The Appraisal of Cardiovascular Status In Infancy By Physical Examination

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ADVANCES in cardiovascular surgery have stimulated interest in the prompt appraisal of the functional significance of congenital cardiovascular defects. The demand for precise anatomic diagnosis has led to the utilization of complex diagnostic methods, such as cardiac catheterization, angiocardiography, fluoroscopy, respiratory gas analysis, and simultaneous precordial lead electrocardiography. Initially, however, recognition of the presence of an anomaly, estimation of its functional importance, and an attempt at accurate localization depends on the patient’s history and physical examination. This can be accomplished with some degree of exactness in the case of the more common defects encountered in childhood and adult life. In infancy evaluation of the findings on physical examination has been less well defined, and a correct anatomic diagnosis rarely is established on this basis alone.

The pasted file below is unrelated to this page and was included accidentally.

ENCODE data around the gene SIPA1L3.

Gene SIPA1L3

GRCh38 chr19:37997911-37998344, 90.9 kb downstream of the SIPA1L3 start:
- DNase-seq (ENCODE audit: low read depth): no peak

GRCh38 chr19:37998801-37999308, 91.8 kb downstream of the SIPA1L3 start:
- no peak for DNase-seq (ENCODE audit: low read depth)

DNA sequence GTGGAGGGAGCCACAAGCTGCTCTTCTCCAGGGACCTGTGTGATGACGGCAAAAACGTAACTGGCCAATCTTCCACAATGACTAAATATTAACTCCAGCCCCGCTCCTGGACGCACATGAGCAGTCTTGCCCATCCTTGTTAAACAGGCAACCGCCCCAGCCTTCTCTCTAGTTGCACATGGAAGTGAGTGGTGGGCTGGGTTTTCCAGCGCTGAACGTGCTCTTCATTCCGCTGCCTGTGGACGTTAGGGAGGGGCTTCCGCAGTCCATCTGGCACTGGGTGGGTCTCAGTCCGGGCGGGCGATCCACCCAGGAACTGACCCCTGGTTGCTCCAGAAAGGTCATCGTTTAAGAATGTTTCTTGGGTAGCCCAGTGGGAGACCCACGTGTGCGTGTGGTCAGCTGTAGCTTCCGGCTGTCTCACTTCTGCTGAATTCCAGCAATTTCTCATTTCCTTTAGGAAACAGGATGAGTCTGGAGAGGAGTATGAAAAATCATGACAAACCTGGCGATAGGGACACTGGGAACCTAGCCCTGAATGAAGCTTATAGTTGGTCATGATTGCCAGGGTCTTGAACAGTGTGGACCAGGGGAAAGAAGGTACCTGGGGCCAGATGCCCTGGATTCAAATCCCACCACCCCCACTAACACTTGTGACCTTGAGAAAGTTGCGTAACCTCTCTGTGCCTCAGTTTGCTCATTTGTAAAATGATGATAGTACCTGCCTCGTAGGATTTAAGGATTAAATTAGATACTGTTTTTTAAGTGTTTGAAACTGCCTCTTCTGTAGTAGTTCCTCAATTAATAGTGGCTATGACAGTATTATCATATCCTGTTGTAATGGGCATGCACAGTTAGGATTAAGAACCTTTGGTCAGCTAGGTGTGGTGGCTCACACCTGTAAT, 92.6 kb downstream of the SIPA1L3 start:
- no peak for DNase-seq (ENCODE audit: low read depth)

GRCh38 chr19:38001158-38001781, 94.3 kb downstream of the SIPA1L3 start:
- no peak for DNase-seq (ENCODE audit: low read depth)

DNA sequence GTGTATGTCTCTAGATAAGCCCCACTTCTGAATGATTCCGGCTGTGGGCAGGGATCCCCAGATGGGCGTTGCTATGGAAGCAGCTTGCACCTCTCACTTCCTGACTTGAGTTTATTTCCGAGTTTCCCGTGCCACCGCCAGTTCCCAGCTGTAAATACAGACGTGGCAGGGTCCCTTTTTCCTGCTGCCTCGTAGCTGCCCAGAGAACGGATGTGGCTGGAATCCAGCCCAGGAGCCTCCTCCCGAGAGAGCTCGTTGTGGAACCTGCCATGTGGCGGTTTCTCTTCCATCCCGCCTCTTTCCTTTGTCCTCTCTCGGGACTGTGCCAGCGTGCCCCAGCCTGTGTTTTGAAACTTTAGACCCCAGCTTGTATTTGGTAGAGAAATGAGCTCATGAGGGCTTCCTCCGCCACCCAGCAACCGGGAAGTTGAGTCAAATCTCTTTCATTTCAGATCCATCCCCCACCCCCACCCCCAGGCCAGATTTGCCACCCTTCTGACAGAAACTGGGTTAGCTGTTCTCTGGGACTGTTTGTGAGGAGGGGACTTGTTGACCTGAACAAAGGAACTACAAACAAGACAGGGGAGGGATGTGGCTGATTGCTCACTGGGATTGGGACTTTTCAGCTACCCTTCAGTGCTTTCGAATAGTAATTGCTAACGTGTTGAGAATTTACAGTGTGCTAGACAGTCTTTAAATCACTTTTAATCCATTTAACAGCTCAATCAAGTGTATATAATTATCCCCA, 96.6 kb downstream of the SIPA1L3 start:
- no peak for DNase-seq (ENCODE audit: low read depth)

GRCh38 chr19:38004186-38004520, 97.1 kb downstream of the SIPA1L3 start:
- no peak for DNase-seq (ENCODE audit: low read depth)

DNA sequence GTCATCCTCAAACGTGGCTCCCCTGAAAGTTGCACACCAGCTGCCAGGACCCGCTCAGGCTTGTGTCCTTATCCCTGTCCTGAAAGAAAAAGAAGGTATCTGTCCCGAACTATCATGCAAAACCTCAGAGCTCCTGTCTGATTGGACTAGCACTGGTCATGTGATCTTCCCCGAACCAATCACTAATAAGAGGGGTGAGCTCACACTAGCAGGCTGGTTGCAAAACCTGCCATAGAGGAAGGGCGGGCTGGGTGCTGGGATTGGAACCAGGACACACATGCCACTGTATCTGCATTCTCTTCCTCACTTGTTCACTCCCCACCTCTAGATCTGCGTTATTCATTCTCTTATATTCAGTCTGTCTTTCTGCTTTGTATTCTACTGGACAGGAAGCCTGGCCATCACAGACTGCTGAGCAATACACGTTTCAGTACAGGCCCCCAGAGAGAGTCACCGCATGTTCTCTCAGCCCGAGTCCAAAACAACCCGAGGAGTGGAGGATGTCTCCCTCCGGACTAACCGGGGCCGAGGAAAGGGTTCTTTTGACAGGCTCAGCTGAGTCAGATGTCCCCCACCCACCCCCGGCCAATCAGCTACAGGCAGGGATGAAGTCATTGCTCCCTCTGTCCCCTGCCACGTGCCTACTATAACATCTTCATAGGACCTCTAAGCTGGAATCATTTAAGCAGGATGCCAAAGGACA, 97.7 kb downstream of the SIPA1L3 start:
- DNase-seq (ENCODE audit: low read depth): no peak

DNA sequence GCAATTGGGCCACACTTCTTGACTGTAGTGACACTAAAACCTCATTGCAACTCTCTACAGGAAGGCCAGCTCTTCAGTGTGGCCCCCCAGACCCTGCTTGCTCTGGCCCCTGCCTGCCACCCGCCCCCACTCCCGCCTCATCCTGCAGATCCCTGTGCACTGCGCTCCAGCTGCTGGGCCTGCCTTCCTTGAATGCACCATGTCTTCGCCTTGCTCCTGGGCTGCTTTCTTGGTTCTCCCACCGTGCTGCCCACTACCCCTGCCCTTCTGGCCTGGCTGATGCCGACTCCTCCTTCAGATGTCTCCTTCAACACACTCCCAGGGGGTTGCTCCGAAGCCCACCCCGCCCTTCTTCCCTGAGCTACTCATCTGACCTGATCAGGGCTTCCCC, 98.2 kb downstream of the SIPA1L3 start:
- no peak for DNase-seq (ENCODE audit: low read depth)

The highest mortality rate in congenital heart disease occurs in infancy. One reason for this is that certain defects are so severe as to be incompatible with extra-uterine life. Nevertheless a significant number of deaths occur in infants having anomalies which are either relatively benign, when encountered in older age groups, or are amenable to surgery. In a series of 110 postmortem examinations on children with congenital heart disease who died before the third year of life, Marquis1 noted that 25 per cent of the total group had ventricular septal defects. Deaths due to severe tetralogy of Fallot or to uncomplicated patent ductus arteriosus in the first year of life are not uncommon.

If the mortality and morbidity of congenital heart disease in infants is. . .



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